...Chen doesn't apologize for her old blog, but she acknowledges that the early posts "reflected a painful desire to be liked" and that she's lost a lot because of it...

Now, Chen seems dedicated to making sure no one else goes through what she had to endure. In theory, the Rethinking Virginity conference was supposed to create a utopian space in which no one is judged for any kind of sexual behavior—whether it be Jesse James' mistress Michelle "Bombshell" McGee or someone who chooses to be abstinent. But the conference-goers didn't exhibit much tolerance for unusual or hedonistic behavior. I asked the panel called "The Feminist Response to Slut-Shaming & Sexual Scare Tactics" what they thought of adults having nonmonogamous unprotected sex, and the response was uniformly, well, shaming. "They're doing something damaging, and careless, and it's not a choice I personally approve of," said one panelist...

...The final panel of the day, moderated by Chen, was called "Toward a Sex Positive Vision of Abstinence." The panelists all concurred that abstinence should be taught to high schoolers as part of an arsenal of ways to prevent pregnancy and STDs. The only real debate seemed to be about whether the government should continue to push the abstinence message past high school and make sure that adults knew it was an option as well, by, for example, mandating that abstinence be discussed as part of comprehensive sex education programs in colleges across the country...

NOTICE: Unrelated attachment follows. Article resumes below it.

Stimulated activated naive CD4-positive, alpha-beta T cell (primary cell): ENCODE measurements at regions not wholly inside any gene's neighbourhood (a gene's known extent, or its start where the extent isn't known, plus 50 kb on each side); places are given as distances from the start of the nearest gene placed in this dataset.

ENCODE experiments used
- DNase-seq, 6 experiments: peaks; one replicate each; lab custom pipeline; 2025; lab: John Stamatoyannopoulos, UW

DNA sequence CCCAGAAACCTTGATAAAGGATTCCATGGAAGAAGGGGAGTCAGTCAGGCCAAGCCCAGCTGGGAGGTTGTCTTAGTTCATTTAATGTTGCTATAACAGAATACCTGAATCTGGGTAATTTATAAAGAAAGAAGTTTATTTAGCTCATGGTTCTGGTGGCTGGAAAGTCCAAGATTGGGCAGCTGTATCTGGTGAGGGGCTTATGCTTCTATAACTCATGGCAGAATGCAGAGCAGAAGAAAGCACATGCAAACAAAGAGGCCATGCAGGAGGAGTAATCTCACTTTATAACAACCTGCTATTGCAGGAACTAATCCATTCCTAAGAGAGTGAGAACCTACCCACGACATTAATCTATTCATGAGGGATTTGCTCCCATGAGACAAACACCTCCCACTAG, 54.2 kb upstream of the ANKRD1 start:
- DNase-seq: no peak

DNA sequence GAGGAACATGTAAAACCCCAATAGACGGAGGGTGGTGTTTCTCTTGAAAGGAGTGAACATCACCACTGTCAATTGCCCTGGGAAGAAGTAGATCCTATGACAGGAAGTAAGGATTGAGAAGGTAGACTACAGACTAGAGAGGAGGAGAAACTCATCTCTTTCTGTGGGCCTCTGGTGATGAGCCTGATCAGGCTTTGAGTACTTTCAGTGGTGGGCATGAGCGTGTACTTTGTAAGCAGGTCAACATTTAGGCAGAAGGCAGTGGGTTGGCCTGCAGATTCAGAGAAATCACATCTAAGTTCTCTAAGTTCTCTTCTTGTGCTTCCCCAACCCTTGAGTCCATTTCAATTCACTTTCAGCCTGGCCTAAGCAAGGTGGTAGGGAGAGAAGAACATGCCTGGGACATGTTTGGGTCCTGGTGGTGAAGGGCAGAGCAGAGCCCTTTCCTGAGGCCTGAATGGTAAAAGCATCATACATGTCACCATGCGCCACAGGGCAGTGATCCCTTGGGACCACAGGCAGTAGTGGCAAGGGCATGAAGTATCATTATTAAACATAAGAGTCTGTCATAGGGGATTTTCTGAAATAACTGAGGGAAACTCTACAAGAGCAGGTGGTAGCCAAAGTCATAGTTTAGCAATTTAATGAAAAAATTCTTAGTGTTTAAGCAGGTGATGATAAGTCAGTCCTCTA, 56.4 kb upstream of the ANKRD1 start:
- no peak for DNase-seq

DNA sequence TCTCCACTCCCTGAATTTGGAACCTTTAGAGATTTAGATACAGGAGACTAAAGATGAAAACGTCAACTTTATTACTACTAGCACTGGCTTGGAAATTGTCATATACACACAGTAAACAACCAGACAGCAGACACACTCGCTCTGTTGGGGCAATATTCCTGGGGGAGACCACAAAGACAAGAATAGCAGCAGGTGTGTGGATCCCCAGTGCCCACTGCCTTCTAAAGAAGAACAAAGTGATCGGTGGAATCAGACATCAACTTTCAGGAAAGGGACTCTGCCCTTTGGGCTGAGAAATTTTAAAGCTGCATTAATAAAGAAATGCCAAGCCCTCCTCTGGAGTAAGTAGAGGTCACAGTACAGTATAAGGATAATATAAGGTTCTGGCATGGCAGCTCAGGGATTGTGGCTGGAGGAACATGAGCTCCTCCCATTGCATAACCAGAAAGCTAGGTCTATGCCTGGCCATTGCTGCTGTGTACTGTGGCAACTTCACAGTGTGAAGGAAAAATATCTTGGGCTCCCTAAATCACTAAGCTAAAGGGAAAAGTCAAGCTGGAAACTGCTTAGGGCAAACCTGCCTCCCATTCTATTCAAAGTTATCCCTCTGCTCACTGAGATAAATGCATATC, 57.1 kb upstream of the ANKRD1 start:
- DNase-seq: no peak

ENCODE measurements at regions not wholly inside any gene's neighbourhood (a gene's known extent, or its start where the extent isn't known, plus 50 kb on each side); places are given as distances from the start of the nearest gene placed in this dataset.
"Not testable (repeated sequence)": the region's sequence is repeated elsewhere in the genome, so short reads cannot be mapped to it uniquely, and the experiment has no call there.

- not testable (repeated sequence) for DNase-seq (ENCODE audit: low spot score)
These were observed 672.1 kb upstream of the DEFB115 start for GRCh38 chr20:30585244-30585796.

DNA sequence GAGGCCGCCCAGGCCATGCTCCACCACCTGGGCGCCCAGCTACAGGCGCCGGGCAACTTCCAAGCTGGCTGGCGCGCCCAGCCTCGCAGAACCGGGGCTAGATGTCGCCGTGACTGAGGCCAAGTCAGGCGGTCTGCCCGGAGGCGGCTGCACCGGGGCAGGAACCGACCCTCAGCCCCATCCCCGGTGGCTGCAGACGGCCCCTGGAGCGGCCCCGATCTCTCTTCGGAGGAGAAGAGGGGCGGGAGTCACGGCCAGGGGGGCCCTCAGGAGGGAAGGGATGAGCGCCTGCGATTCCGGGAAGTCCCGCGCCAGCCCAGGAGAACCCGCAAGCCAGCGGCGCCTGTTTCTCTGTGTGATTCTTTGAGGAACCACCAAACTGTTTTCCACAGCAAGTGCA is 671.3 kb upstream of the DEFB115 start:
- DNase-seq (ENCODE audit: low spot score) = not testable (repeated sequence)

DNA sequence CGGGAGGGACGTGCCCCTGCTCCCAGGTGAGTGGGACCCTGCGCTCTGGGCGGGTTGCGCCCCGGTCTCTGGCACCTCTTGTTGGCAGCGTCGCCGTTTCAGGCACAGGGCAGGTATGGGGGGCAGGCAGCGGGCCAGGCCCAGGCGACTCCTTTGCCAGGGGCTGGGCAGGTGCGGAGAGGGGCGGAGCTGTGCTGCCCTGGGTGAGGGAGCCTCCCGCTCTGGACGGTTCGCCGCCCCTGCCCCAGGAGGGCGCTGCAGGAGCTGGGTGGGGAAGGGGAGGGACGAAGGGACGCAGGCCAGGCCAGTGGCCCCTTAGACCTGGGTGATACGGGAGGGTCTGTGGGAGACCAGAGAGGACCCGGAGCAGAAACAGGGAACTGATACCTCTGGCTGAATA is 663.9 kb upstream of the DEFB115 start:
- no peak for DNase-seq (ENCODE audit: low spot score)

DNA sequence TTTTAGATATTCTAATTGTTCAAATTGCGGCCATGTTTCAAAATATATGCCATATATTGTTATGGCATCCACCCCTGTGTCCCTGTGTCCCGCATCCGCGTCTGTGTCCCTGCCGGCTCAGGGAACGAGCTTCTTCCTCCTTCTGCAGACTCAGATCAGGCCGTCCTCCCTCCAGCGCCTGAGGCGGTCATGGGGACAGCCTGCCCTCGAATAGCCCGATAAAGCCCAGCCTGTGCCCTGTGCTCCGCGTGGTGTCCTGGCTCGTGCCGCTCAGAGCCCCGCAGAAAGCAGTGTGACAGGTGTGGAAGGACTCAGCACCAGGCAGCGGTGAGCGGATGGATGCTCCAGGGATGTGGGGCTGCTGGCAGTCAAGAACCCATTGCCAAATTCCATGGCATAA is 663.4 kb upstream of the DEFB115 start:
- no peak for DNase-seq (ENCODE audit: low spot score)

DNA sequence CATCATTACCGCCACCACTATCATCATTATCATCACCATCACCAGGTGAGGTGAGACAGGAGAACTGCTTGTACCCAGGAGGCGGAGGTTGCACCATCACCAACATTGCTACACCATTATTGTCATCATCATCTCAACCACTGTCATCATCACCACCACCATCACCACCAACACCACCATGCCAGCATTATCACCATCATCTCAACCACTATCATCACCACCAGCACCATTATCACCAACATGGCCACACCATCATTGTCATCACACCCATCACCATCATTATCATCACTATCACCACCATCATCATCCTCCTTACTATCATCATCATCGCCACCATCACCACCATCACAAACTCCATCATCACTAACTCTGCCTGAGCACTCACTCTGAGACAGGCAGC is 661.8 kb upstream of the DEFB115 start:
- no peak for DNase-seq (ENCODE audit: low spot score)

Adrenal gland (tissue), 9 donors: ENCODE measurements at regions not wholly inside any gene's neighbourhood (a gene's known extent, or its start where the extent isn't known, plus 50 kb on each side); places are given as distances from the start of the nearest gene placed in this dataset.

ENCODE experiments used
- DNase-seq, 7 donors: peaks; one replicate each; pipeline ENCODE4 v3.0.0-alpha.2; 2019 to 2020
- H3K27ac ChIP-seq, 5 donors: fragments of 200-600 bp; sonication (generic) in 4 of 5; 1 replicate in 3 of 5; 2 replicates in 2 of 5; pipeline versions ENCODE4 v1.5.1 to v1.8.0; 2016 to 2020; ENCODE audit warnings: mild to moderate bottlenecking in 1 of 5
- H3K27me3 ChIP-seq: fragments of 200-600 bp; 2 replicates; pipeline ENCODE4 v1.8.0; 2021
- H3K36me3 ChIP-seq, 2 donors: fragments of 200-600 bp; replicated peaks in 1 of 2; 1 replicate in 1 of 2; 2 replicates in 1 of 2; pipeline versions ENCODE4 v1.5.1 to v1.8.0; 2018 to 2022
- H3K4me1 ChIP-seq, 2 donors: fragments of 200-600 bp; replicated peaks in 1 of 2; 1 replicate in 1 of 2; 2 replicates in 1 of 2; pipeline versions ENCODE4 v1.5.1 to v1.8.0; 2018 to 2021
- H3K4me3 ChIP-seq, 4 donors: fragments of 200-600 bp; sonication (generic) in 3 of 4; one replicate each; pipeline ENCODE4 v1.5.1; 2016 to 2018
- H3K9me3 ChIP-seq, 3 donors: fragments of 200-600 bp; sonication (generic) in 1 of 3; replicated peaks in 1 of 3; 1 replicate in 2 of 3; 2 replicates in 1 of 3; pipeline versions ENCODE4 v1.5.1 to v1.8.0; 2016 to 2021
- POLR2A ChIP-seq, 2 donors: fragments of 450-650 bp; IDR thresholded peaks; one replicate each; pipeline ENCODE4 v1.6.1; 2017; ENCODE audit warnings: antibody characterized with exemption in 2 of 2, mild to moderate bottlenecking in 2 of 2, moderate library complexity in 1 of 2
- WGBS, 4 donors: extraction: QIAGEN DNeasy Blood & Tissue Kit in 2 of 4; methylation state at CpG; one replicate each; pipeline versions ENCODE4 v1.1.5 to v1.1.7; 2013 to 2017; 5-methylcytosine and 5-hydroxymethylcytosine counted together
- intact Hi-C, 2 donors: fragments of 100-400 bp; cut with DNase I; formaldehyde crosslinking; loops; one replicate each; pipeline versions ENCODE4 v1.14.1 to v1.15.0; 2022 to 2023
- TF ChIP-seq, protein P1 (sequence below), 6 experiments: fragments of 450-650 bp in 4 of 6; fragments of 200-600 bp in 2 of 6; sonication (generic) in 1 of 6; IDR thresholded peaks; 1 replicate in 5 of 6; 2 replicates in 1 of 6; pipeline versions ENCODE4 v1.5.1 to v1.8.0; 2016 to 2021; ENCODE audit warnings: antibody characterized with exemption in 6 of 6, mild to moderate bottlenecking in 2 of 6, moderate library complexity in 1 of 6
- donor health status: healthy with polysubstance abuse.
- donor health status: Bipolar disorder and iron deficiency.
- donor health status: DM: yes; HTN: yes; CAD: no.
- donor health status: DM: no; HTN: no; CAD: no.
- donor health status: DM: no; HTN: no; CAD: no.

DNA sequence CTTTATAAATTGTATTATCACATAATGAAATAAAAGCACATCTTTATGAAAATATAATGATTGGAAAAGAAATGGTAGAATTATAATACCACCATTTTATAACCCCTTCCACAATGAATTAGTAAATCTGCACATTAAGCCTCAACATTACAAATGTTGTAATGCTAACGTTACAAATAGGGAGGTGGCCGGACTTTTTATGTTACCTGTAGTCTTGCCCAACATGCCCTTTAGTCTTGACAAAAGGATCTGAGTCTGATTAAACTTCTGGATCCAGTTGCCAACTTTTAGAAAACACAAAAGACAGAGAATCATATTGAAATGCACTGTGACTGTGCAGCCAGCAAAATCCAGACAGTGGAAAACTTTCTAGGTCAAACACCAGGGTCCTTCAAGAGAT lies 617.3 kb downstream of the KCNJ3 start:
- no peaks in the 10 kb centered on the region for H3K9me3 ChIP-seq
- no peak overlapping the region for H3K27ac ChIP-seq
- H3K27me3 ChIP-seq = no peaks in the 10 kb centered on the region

...While the one middle-aged sex educator on the panel seemed horrified by that idea ("I wouldn't presume to teach abstinence to adults," she said), Chen was intrigued. "What if an 18-year-old virgin needs to learn how to talk to his partner about how he's never had sex before?" Chen inquired. It was striking to hear young adults call for a government-mandated safe area to save a hypothetical virgin from the risks—and the joys—of youthful trial and error. That abstinence was even being considered as a solution to the young adult sexual minefield is a surprisingly conservative shift.